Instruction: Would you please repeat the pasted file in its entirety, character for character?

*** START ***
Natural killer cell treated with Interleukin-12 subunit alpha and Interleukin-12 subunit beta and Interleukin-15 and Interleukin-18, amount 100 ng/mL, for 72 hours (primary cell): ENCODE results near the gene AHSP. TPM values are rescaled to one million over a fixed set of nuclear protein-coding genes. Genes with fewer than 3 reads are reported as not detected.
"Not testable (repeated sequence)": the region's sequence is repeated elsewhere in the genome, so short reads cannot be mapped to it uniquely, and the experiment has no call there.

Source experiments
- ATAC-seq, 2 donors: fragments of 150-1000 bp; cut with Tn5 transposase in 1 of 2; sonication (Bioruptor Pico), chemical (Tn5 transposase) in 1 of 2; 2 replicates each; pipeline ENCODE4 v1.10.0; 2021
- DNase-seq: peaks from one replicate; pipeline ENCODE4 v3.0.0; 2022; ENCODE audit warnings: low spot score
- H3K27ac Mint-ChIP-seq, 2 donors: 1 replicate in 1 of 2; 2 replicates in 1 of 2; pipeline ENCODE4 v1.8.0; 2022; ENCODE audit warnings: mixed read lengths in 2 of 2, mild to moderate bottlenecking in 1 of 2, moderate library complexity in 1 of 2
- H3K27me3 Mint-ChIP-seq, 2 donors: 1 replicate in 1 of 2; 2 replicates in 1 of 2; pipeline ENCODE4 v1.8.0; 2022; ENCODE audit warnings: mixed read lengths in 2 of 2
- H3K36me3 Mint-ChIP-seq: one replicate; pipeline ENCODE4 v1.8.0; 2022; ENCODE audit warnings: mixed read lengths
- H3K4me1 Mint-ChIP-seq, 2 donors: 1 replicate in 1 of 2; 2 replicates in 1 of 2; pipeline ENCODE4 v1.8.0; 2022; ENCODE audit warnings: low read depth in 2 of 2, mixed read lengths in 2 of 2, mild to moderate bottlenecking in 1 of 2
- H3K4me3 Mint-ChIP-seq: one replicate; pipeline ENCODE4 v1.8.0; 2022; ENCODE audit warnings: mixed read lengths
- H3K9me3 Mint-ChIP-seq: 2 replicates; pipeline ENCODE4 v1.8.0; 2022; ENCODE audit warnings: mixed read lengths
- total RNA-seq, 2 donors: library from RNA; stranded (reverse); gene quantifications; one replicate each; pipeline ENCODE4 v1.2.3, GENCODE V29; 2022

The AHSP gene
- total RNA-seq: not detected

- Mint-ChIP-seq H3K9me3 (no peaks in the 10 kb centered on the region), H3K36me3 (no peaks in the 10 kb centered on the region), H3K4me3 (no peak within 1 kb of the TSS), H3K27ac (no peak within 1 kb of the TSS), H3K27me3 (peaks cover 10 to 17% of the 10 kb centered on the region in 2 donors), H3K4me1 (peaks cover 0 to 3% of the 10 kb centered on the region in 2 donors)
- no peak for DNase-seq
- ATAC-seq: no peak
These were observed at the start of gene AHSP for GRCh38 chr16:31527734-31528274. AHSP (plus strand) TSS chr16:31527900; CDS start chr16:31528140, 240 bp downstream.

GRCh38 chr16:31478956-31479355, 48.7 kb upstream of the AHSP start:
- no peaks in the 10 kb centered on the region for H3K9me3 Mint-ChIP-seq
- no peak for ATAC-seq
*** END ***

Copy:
Natural killer cell treated with Interleukin-12 subunit alpha and Interleukin-12 subunit beta and Interleukin-15 and Interleukin-18, amount 100 ng/mL, for 72 hours (primary cell): ENCODE results near the gene AHSP. TPM values are rescaled to one million over a fixed set of nuclear protein-coding genes. Genes with fewer than 3 reads are reported as not detected.
"Not testable (repeated sequence)": the region's sequence is repeated elsewhere in the genome, so short reads cannot be mapped to it uniquely, and the experiment has no call there.

Source experiments
- ATAC-seq, 2 donors: fragments of 150-1000 bp; cut with Tn5 transposase in 1 of 2; sonication (Bioruptor Pico), chemical (Tn5 transposase) in 1 of 2; 2 replicates each; pipeline ENCODE4 v1.10.0; 2021
- DNase-seq: peaks from one replicate; pipeline ENCODE4 v3.0.0; 2022; ENCODE audit warnings: low spot score
- H3K27ac Mint-ChIP-seq, 2 donors: 1 replicate in 1 of 2; 2 replicates in 1 of 2; pipeline ENCODE4 v1.8.0; 2022; ENCODE audit warnings: mixed read lengths in 2 of 2, mild to moderate bottlenecking in 1 of 2, moderate library complexity in 1 of 2
- H3K27me3 Mint-ChIP-seq, 2 donors: 1 replicate in 1 of 2; 2 replicates in 1 of 2; pipeline ENCODE4 v1.8.0; 2022; ENCODE audit warnings: mixed read lengths in 2 of 2
- H3K36me3 Mint-ChIP-seq: one replicate; pipeline ENCODE4 v1.8.0; 2022; ENCODE audit warnings: mixed read lengths
- H3K4me1 Mint-ChIP-seq, 2 donors: 1 replicate in 1 of 2; 2 replicates in 1 of 2; pipeline ENCODE4 v1.8.0; 2022; ENCODE audit warnings: low read depth in 2 of 2, mixed read lengths in 2 of 2, mild to moderate bottlenecking in 1 of 2
- H3K4me3 Mint-ChIP-seq: one replicate; pipeline ENCODE4 v1.8.0; 2022; ENCODE audit warnings: mixed read lengths
- H3K9me3 Mint-ChIP-seq: 2 replicates; pipeline ENCODE4 v1.8.0; 2022; ENCODE audit warnings: mixed read lengths
- total RNA-seq, 2 donors: library from RNA; stranded (reverse); gene quantifications; one replicate each; pipeline ENCODE4 v1.2.3, GENCODE V29; 2022

The AHSP gene
- total RNA-seq: not detected

- Mint-ChIP-seq H3K9me3 (no peaks in the 10 kb centered on the region), H3K36me3 (no peaks in the 10 kb centered on the region), H3K4me3 (no peak within 1 kb of the TSS), H3K27ac (no peak within 1 kb of the TSS), H3K27me3 (peaks cover 10 to 17% of the 10 kb centered on the region in 2 donors), H3K4me1 (peaks cover 0 to 3% of the 10 kb centered on the region in 2 donors)
- no peak for DNase-seq
- ATAC-seq: no peak
These were observed at the start of gene AHSP for GRCh38 chr16:31527734-31528274. AHSP (plus strand) TSS chr16:31527900; CDS start chr16:31528140, 240 bp downstream.

GRCh38 chr16:31478956-31479355, 48.7 kb upstream of the AHSP start:
- no peaks in the 10 kb centered on the region for H3K9me3 Mint-ChIP-seq
- no peak for ATAC-seq